"An outstanding artist" - Jazz Scene
REVIEW FROM JAZZ SCENE
Anna Salleh – a felicidade RECASO112. Sydney, June & October, 2011
Anna Salleh – gtr/vcl; Jess Ciampa – pcn/backing vcls; Lukas Maio – pno/ pno accdn; Clare O’Meara – vln/mdln/pcn/backing vcls; Stan Valacos – 7-string gtr/bs/elec bs; CalvinWelch – dms; Tim Bradley – dms (tck 3).
Another “live” recording from a Sydney lady, well packaged in the current thick card folder and with all the information needed to place an outstanding artist in the memory banks for future reference. Anna Salleh has done the “hard yards” in Sydney, Melbourne, Kuala Lumpur and the Edinburgh Festival, and launched this excellent recording at Sydney’s Café Church and the Brisbane Jazz Club in March. There’s so much to like about the recording that I’m tempted to review it track- by-track, but space and the Editor prevent this so suffice to refer firstly to two exemplary jazz tracks in the Ellington/Tizol Caravan which is a superb rendition, and the Mingus ode to Prez, Goodbye Pork Pie Hat, with lyrics by Joni Mitchell a knock-out. Add to that several Brazilian songs sung in Portuguese and sometimes in English, three of which would make a lead-footed Pom exercise his Samba chops and a vocalese track where she sings the Wardell Gray sax solo as originally performed by Annie Ross. Even Somewhere Over the Rainbow is given lyrical expression worthy of Judy Garland. Anna is no slouch on acoustic guitar and her band complement every tune with some nice solos from violin and piano accordion, just to identify a few. This lady and her musicians should be signed up for a gig at WOMAdelaide ASAP, but in the meantime, do yourself a favour and get the CD from email@example.com
Ron Spain - Jazz Scene
HARD COPY OF CD AVAILABLE - please email firstname.lastname@example.org to find out more
Sydney-based singer/guitarist Anna Salleh was first captivated by the beauty of Brazilian music as a child, when she saw the film 'Black Orpheus'. It introduced her to the enchanting world that is bossa nova and much more.
Over the years, Anna’s vocals have featured in world/jazz ensembles from Sydney and Melbourne to Kuala Lumpur and the Edinburgh Festival. Most recently she spent three months in Rio de Janeiro performing with local musicians, seeking out the wisdom of bossa nova elders and other teachers, and broadening her repertoire to include other styles of Brazilian music, including samba and choro - her journey of musical discovery there featured in an Australian Broadcasting Corporation radio documentary.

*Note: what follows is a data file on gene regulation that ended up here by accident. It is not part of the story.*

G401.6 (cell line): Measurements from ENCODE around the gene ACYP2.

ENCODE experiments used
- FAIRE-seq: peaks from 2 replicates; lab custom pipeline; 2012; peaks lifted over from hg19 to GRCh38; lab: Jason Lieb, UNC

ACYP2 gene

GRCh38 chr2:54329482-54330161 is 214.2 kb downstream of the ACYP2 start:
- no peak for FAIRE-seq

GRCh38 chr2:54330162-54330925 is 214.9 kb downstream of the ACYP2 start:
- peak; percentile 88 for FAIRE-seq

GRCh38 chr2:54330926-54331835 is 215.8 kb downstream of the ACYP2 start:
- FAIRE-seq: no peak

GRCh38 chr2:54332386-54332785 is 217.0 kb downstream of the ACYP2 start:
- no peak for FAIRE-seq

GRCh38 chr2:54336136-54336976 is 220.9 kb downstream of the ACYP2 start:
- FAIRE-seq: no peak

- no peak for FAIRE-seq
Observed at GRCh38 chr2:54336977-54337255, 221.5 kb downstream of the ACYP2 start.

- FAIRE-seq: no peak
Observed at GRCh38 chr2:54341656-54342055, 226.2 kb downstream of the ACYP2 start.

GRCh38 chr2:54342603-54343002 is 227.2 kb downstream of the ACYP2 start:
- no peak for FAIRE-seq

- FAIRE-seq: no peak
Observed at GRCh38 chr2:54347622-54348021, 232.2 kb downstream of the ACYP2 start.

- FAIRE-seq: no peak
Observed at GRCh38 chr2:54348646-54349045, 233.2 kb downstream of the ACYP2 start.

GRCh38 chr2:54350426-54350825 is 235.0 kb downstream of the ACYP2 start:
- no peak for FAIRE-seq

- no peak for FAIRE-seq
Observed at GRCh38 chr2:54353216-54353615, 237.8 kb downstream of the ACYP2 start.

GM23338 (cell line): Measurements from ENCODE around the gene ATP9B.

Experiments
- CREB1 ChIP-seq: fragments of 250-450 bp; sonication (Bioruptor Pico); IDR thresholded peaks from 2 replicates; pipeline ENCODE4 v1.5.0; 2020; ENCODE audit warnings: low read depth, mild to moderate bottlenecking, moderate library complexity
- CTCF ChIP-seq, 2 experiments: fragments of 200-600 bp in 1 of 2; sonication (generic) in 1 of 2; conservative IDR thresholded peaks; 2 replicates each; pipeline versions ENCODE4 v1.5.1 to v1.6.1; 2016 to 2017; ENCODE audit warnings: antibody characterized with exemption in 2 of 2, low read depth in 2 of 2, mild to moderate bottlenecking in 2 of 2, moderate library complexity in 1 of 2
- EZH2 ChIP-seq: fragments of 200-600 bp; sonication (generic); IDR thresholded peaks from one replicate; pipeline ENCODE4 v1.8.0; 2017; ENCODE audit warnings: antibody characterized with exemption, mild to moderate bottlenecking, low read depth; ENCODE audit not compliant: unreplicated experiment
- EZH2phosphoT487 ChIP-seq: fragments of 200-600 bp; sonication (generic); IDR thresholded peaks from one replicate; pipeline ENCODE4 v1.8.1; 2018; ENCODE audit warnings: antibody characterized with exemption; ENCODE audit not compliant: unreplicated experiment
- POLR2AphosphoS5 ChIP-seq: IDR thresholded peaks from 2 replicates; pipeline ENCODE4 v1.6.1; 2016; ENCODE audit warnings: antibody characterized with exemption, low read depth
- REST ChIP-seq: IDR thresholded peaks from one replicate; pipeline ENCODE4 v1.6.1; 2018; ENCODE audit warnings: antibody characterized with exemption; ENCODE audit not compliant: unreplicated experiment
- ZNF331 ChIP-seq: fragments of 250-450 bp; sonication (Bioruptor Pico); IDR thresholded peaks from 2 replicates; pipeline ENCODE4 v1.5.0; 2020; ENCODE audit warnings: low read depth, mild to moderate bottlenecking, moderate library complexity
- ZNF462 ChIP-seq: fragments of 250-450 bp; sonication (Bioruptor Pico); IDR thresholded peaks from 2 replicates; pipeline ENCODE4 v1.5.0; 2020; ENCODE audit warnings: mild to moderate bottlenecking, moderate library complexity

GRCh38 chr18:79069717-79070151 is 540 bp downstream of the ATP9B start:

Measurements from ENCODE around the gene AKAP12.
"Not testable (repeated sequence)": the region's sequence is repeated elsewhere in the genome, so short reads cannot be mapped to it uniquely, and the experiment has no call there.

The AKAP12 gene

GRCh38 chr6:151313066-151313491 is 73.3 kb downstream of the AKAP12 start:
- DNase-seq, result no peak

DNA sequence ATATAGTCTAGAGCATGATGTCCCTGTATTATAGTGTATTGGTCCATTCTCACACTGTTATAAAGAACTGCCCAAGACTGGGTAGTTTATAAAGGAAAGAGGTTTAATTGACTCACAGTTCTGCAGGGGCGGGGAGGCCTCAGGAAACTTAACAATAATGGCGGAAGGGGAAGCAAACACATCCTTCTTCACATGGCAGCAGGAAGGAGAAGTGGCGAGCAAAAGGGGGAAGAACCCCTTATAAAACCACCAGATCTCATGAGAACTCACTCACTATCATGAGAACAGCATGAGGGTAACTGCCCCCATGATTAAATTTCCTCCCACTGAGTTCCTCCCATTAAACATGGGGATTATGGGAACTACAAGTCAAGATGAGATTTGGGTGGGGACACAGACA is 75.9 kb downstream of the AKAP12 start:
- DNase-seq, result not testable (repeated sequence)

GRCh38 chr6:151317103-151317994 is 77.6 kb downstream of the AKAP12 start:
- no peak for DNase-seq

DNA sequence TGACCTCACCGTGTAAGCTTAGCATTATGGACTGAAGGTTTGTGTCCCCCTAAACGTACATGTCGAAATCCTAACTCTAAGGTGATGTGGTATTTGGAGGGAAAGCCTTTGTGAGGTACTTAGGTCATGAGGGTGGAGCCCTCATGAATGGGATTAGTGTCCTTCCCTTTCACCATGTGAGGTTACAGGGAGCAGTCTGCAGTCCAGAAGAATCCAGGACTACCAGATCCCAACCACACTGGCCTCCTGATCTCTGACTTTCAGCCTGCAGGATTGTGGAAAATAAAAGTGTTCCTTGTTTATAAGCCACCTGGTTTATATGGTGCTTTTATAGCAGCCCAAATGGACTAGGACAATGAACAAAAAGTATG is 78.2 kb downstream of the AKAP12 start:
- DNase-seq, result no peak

Anna’s live album 'A Felicidade' includes a gorgeous selection of Brazilian tunes as well as other gems.
“This CD pays homage to music that has communicated an essence to me – of joy, of sorrow, or something less tangible - but no less moving,” says Anna.
“‘A Felicidade’ means ‘Happiness’ in Portuguese. But the song is really about ‘both sides’ of life – as embodied in the melodies and voices from Brazil and beyond that have become part of the air that I breathe.”
“From the irrepressible beat of sambas to the enchanting melodies of bossa novas and choros; from the joy of Ella Fitzgerald to the dreaming of Joni Mitchell; and from the soaring purity of Eva Cassidy to the passionate Ladino depth of Yasmin Levy.”
The album features some of Sydney's best world/jazz musicians including Jess Ciampa on percussion, Lukas Maio on piano/piano accordion, Clare O'Meara on violin/mandolin, Stan Valacos on bass/7-string guitar, together with Tim Bradley and Calvin Welch on drums.
Notes on some of the songs in Portuguese:
The samba O Homem Falou calls for everyone to unite in music and celebration, while O Samba da Minha Terra says ‘Whoever doesn’t like the samba - there’s something wrong with their head or something wrong with their feet’. Doce de Coco is a delicious Brazilian coconut dessert, but in this beautiful choro, the phrase is used as a term of endearment in a flirtatious begging for forgiveness. Meanwhile, in Una Noche Mas there is a bitter plea for just one more night of love, and to be deceived just one more time. And in Mas Que Nada we hear a feisty demand to ‘get out of my way because I want to samba!’